NORTH BEND — The American Civil Liberties Union of Oregon reached two settlements on Monday with the North Bend School District.
The settlements remove high school Principal Bill Lucero, according to a press release from the ACLU of Oregon.
However, the North Bend School District told The World on Tuesday morning that Lucero is simply being "reassigned."
"We will restructure the admin team after schools out for the 2018/2019 school year," wrote Superintendent Bill Yester in an email to The World.
As for where Lucero is being reassigned or who the new high school principal is, Yester said, "We can not answer those questions at this time."
The ACLU settlements also required the district to “ask North Bend Police Department to remove the school resource officer or provide a new officer for the role,” the release stated.
The SRO, Jason Griggs, had told one of the two students that “she was going to hell for being gay” after she reported an anti-LGBTQ assault, where another student injured her hand with a skateboard, which The World previously reported.
The settlements also require the district to work with the ACLU of Oregon to create policies and training to prevent future discrimination and remain under Oregon Department of Education oversight for five years.
The settlements were made on behalf of current and former North Bend High School students Liv Funk and Hailey Smith, “who suffered anti-LGBTQ harassment and discrimination from both students and staff.”
“This is a tremendous achievement for our clients and all the current and future students of North Bend,” said Mat dos Santos, legal director at the ACLU of Oregon in the press release. “It sends a clear message to everyone at the district: If you break the law by discriminating against LGBTQ students or engaging in religious proselytization at school, there are serious consequences.”
The World first reported the discrimination earlier this month, citing a letter from ODE listing findings of fact from an investigation that spanned 2016 and 2017. That investigation showed that Lucero “repeatedly failed to respond to LGBTQ students’ complaints, including when his son . . . nearly hit the couple with his car while yelling a homophobic slur.”
The World reported that once notified, the district had Lucero handle the issue as a parent. In a separate incident, a student was forced to “recite” Bible verses as punishment, “a fact that ODE confirmed was known by Superintendent Bill Yester.”
“With Mr. Lucero gone, LGBTQ students can finally come out of the shadows,” dos Santos said in the release. “It’s past time that North Bend High School make way for a more open and accepting administration.”
“I am glad that I was finally able to start positive change in this school district,” said Funk, who is graduating next month according to the ACLU of Oregon press release. “All I want is a safe learning environment for current and incoming students from any and all walks of life.”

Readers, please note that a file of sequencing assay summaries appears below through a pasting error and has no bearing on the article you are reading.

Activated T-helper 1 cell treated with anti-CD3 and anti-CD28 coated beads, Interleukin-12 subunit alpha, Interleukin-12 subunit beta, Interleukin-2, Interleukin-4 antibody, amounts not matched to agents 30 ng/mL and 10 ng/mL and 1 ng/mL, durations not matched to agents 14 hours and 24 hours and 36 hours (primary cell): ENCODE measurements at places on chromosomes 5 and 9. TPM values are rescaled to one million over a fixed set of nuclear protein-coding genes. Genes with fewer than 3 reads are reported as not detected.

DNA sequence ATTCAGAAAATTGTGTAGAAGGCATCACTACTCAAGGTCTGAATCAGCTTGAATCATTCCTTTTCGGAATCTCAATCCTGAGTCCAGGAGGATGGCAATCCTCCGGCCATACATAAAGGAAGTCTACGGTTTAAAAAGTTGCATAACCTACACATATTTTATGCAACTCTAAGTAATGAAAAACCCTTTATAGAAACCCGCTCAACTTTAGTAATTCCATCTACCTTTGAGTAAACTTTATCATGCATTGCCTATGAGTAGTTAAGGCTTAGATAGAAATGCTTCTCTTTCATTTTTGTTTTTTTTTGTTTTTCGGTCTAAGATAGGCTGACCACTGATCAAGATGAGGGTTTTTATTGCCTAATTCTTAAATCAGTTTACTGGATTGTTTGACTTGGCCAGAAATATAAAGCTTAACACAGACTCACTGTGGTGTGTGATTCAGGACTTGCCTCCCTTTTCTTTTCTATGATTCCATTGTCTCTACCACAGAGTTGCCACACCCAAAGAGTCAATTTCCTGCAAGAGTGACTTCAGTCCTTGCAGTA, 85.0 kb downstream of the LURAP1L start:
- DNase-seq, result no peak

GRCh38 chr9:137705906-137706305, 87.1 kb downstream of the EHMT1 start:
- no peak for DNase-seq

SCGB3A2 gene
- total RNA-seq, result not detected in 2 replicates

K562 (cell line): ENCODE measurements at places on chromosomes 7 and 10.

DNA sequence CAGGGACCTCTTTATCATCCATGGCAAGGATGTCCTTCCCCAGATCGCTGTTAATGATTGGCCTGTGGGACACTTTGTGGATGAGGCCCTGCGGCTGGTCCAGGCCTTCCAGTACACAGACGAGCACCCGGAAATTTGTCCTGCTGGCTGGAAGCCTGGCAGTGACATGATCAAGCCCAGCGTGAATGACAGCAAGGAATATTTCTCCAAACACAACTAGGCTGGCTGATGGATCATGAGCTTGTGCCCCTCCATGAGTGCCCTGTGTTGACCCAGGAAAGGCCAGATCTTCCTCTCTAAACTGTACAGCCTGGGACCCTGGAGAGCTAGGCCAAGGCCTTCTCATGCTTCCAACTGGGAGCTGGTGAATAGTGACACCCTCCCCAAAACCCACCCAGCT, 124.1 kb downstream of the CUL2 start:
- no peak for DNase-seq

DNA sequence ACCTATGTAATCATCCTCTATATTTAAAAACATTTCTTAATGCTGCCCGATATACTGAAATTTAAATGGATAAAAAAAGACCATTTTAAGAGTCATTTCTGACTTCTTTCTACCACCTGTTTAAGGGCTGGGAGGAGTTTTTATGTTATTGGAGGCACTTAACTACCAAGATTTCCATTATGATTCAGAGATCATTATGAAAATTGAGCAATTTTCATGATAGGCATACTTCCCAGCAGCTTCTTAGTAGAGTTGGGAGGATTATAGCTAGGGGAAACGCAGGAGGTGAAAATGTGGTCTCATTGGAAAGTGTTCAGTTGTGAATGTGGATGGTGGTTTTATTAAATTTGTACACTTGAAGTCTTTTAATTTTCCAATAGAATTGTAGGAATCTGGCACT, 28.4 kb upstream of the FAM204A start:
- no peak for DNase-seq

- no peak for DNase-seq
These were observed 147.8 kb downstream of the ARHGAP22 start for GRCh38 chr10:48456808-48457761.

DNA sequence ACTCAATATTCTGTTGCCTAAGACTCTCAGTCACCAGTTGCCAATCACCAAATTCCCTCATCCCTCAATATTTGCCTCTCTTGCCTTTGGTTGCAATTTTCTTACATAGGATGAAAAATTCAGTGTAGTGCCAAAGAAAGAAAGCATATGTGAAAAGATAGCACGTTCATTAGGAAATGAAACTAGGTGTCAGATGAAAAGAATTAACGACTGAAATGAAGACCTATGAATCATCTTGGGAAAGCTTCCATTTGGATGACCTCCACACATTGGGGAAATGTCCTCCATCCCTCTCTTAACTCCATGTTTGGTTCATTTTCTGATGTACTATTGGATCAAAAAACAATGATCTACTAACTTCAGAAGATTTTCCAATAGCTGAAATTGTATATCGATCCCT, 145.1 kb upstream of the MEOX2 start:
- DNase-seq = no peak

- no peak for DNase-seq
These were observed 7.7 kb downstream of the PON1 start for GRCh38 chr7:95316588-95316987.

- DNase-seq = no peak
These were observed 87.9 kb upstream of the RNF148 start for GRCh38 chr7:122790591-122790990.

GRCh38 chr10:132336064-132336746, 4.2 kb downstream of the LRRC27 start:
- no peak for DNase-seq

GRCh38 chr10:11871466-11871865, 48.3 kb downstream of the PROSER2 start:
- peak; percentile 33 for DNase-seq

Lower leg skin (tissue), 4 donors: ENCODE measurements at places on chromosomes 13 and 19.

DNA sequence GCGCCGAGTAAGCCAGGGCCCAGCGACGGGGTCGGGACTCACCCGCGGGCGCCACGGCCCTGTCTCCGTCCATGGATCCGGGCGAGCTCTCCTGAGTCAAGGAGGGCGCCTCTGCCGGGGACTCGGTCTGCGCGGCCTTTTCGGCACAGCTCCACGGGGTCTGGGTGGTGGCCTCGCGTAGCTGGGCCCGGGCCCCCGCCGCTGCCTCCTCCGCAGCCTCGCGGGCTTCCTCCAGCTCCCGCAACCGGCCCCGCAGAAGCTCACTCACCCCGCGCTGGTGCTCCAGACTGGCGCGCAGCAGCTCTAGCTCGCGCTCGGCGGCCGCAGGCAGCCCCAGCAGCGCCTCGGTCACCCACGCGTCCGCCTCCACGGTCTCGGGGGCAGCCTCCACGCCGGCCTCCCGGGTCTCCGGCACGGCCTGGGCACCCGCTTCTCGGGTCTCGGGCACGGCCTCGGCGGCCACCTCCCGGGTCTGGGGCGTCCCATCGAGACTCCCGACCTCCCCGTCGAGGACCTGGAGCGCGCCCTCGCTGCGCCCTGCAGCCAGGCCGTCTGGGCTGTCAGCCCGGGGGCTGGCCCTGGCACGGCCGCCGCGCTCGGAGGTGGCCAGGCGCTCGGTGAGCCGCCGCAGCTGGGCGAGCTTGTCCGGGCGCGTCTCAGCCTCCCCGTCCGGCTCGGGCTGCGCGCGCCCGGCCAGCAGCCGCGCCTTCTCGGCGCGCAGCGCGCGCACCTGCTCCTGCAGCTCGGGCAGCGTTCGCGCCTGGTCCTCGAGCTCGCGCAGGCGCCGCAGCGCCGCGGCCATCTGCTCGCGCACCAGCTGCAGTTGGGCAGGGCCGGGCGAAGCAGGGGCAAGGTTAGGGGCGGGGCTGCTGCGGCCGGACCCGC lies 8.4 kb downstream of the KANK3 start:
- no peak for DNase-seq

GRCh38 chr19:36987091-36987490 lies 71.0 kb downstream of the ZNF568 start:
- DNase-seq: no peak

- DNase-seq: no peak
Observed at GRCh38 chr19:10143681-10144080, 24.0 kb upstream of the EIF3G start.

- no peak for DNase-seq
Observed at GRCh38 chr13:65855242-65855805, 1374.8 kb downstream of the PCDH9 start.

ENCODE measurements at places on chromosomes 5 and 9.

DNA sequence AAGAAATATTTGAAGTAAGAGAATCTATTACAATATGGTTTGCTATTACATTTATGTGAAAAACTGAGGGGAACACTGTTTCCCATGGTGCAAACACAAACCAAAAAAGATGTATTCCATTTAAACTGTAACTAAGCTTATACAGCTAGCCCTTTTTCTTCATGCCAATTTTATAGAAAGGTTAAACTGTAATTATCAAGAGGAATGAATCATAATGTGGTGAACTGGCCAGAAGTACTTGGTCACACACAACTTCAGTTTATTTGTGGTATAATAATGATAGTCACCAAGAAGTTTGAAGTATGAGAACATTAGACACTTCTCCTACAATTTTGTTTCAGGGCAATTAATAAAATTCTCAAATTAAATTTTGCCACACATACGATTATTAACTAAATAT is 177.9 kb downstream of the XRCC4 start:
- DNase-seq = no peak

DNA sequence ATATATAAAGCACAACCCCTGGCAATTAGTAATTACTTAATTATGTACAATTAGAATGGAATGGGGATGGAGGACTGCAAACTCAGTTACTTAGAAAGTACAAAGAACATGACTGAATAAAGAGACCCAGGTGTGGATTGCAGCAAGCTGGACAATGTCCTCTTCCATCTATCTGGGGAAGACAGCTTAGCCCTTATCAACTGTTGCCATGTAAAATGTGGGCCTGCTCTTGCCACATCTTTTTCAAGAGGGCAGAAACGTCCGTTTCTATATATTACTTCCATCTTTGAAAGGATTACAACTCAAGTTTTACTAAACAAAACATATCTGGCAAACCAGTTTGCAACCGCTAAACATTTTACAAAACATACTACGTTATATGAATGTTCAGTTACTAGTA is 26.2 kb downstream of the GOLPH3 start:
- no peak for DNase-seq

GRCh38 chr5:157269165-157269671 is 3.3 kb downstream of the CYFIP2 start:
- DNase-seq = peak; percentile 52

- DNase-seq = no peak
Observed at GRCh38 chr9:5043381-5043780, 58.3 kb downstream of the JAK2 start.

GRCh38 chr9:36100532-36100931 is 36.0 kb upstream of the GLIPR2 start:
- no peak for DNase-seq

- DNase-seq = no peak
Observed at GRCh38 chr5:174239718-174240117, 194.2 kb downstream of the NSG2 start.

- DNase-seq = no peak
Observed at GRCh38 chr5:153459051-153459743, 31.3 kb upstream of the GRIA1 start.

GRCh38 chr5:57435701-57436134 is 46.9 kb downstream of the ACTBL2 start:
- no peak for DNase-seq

After The World’s story was published, dos Santos told the paper in a separate interview that more stories came out of the woodwork. According to the press release, “numerous former and current students, parents, and staff contacted the ACLU of Oregon with disturbing allegations against the school.”
These allegations included a transgender boy being barred from joining the boys’ basketball team, a black student “forced to line up with his swim teammates from lightest to darkest skin color,” while another black student was “regularly subjected to racist slurs and name calling by his teammates” which included Lucero’s son, according to the ACLU of Oregon press release.
“An exchange student from Spain was awarded the ‘Best Mexican’ award by the swim team,” the release stated.
Now the district is being required by ODE to hire an “expert to review their policies for handling discrimination and harassment reports,” as well as to create a Diversity and Inclusion Committee to hold celebrations at the high school for “Coming Out Day, Ally Week, and issue an annual diversity award.”
Not only this, but though Smith and Funk did not settle for monetary damages they did require for the district to make a $1,000 gift to the Q&A of Coos County, a local LGBTQ support group.
“I hope this can also bring awareness to these types of issues and can show students that they are not powerless,” Funk said in the release.
The North Bend School District released a statement to The World on Monday evening stating that it is "pleased to have reached a resolution."
"The district has been, and will continue to be, committed to improving its school environment for all students, including LGBTQ students," the statement read. "It looks forward to improving its complaint reporting procedures and staff training to prevent bullying and harassment from occurring in the first place...."
The official statement went on to say that this settlement "puts concrete processes in place to do just that, in partnership with the ACLU and the Oregon Department of Education."